Monday, December 3, 2012

Tommy's Take on Mermaid Adventures



It is, apparently, Teach Your Kids To Game Week, so I’m taking the opportunity to review Mermaid Adventures by Third Eye Games, an RPG designed specifically to encourage kids to try roleplaying.

WHAT YOU SHOULD KNOW: This review is of the PDF version of the product, available at RPGNow for $9.81, and is meant to help kids take the plunge into roleplaying. Unlike most Third Eye Games products, it doesn’t use the Dynamic Gaming System, instead using the newly designed for this game Pips System. The basics are as follows: You have white dice and black dice (d6s), and you roll White dice (usually equal to a stat) and Black dice (usually equal to the difficulty) and count the successes (4, 5, and 6), subtracting the Black successes from the White successes. If you have at least one success left, you succeed. The game is Player Facing, with the players rolling all the dice.

The world is pretty broad strokes, with a sunshine and happiness Atlantis on guard against the mysterious and threatening Dark Lands.

There are eight species of Merfolk to choose from: Fishfolk (what you commonly think of when you think of a Mermaid), Eelfolk (who tend to be slippery pranksters), Urchinfolk (who like to scrounge for magic relics), Jellyfolk (keen stragegists), Octofolk (sorcerers), Rayfolk (the ninjas of the sea), Sharkfolk (hulking warriors) and Lobsterfolk (craftsmen and inventors).

The underwater world is also inhabited with typical sea life like fish and sharks, as well as the fearsome Kraken.

In character creation, you pick your Merfolk type, which gives you stats for Body, Mind, Charm and Luck, which you can then customize with 5 points. Each Merfolk type also gives you a free Quality. Then you roll on a series of random charts that include things like Fin Color and Hair Style, plus cooler stuff like Extras (maybe your character has a uniform of some sort, or an eye patch, or dynamite) and finally Goals (which give you a bonus White die when pursuing them).

From there, add 4 Qualities (like Writer, Thief or Puzzle Master) including Magical Qualities, which essentially give your character special powers (like Hypno Eyes or Water Bending). You can even spend those points on an animal companion or special items instead.

And that’s the basics of character generation.

The system is pretty simple, as noted above, though you can also apply up to three Qualities to help you with your die rolls (assuming they fit what you are trying to do). If White beats Black by 3 or more, it’s a bigger success, and if it’s 3 or less, it’s a more crushing failure. Ties are resolved as “You succeed, but…”

Combat is interesting, as you can attack with any of the 4 stats, and defend with any of the 4, again applying logic and storytelling to these choices. Whoever loses out takes damage to the stat they were using, which takes up to 4 hits…but if it drops to 0, you have to roll on a chart to see the effects. Body of 0 can put you in a coma or cause an item to break. Mind of 0 can give you migranes or fill  you with overconfidence (which would be BAD if you had just had your Mind dropped to 0). Charm can cause you to burst into tears or lose your voice. Luck can cause you to trip and fall or drain you of magic. And there are options on each chart that can force you to lose a point of the stat permanently, or regain one you’ve lost.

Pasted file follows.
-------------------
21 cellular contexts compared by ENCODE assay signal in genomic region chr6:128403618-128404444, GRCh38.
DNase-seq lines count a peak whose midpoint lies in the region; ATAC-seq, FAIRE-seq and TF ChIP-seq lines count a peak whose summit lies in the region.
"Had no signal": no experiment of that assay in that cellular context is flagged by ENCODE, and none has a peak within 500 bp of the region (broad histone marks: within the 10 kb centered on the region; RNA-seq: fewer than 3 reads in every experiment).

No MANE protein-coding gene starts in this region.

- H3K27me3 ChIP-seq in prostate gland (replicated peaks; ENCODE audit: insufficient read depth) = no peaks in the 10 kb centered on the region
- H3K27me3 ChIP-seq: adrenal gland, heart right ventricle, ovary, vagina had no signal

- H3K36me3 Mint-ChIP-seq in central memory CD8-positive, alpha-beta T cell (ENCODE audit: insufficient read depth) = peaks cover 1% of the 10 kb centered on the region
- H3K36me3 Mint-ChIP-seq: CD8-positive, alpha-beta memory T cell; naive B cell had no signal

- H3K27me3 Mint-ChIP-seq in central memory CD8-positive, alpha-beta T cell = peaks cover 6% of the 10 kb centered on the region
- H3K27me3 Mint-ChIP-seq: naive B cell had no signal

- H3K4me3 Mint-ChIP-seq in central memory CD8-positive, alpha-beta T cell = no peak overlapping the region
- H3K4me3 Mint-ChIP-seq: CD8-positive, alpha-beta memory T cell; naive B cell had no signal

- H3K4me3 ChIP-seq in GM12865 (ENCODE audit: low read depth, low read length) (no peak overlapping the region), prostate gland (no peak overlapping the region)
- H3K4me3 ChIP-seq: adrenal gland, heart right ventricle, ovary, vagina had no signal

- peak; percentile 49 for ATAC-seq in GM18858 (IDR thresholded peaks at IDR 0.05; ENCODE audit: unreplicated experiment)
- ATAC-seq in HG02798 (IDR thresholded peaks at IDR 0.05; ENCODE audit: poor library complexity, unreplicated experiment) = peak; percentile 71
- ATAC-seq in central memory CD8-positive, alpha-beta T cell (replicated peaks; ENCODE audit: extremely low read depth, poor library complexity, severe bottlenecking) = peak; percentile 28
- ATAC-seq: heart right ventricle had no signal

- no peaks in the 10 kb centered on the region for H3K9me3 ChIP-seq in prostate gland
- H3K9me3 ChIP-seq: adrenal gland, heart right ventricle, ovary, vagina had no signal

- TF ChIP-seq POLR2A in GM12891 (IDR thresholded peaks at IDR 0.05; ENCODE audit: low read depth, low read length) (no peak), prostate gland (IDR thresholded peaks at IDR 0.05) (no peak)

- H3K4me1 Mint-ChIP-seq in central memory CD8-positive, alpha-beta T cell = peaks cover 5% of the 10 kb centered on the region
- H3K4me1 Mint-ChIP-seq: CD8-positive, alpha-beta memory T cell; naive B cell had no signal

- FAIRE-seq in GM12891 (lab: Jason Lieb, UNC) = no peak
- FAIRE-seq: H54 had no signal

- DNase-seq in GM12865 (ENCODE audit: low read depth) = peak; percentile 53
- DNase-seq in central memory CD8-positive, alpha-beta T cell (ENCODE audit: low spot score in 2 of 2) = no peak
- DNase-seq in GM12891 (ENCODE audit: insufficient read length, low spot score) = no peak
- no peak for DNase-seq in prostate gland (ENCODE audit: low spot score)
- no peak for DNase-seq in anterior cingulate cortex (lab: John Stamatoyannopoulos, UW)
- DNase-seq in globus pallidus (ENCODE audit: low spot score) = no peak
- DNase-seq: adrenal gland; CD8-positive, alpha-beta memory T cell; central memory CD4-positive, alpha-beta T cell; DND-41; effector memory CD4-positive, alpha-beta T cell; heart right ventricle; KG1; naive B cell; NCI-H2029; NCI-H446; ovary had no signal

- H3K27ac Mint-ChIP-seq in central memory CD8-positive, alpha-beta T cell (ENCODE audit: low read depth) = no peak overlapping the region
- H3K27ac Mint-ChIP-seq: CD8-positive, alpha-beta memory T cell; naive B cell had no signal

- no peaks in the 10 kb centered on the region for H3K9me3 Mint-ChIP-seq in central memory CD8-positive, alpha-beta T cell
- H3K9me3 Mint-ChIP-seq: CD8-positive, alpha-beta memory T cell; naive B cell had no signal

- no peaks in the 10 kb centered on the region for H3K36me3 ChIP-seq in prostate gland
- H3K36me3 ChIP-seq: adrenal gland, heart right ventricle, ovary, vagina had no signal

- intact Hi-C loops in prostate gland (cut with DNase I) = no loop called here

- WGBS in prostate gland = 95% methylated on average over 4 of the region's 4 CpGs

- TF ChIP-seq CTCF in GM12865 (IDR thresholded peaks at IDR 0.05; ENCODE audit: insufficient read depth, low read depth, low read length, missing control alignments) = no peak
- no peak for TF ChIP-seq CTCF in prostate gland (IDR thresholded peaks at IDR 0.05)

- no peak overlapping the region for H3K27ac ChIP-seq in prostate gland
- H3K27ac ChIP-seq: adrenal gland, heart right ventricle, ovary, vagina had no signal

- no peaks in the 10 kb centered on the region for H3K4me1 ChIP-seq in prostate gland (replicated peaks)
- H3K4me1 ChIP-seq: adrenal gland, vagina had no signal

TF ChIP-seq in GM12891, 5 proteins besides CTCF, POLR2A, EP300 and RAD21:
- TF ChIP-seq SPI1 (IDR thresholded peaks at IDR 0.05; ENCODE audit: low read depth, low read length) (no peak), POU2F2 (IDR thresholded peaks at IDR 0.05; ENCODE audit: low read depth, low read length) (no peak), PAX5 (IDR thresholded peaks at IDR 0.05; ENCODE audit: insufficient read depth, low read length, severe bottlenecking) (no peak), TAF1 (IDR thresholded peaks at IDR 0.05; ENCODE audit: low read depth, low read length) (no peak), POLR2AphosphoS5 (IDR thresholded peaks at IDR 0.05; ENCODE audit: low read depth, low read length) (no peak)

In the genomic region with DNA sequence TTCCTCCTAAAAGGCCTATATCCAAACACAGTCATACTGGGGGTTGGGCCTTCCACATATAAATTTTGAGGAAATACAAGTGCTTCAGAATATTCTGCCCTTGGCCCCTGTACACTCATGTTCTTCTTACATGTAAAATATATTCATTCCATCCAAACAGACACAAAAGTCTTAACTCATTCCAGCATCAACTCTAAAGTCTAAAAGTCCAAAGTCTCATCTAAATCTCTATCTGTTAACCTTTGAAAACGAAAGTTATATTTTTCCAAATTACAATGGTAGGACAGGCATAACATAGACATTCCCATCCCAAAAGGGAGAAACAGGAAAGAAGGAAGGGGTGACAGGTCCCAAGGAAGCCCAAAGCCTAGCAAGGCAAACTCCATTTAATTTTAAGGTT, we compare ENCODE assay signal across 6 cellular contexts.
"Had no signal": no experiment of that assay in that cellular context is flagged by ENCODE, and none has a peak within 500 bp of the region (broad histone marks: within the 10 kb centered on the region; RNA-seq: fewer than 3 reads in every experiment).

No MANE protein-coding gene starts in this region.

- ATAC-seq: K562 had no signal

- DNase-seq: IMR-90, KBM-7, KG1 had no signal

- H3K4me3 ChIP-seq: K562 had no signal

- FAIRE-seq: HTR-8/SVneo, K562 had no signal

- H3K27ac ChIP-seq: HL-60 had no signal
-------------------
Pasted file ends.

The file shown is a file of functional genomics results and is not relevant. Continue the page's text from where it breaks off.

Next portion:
NPCs are abstracted down a bit, with a Hit total instead of Hits for each attribute. A really good selection of NPCs, beasts, monsters and even Top World creatures are provided.

The GMing section is short and sweet, and basically says “Make everything wacky and have fun”, which isn’t bad advice.

A random events chart is provided (why didn’t anyone tell me there were so many random tables?!), for those times when you need inspiration fast. These include Disasters (Underwater fire! Run!), Discoveries (Ooooh, a sunken ship!), Meeting Someone New (a bully is after you!), Magical (Body swap!), and Fun (The carnival is here!).

Sample NPCs are included, and I’m guessing these are Kickstarter backers and the children thereof, as much of the art looks a lot like redrawn photos in the face,

Five sample adventures are included. The first is a basic rescue attempt, complicated by the fact that the merfolk are under orders not to be seen by the surface folk, who are currently in need of rescuing. The second is a royal heist with a creepy twist involving undead and sea witches. The third is the Undersea Olympics. The fourth involves a child gone missing and the PCs attempting to save them. The fifth leaves the PCs stuck on the surface world as humans in a race against time to return to Atlantis.

An index is included, followed by a list of Kickstarter backers and a character sheet.

WHAT WORKS: The system looks like it would do a find job of handling any type of conflict, not just slugfests, and the charts for stats dropping to 0 are inspired. The amount of Merfolk is similarly impressive, and it would be easy to increase the available Qualities based off of the examples given. The bestiary is also pretty big, and the five adventures cover a broad range of stuff, giving you some good ideas as to the range of the game.

WHAT DOESN’T WORK: Despite not being marketed towards girls specifically, Mermaid Adventures has registered exactly zero interest from MY kid, in no small part because of the “Mermaids”.

CONCLUSION: Obviously, I’m a huge fan of Third Eye Games, but I was fairly underwhelmed when I heard the announcement for this game. After reading it, I may put the overall quality of the book ahead of Part-Time Gods and behind API and Wu Xing. The system is simple but has some nice wiggle room, and I’m glad to see it’s living on in another kid-friendly RPG, Camp Myth (which, thematically, may be more up my kid’s speed). Don’t judge the book by its surface…it has some impressive depths to it.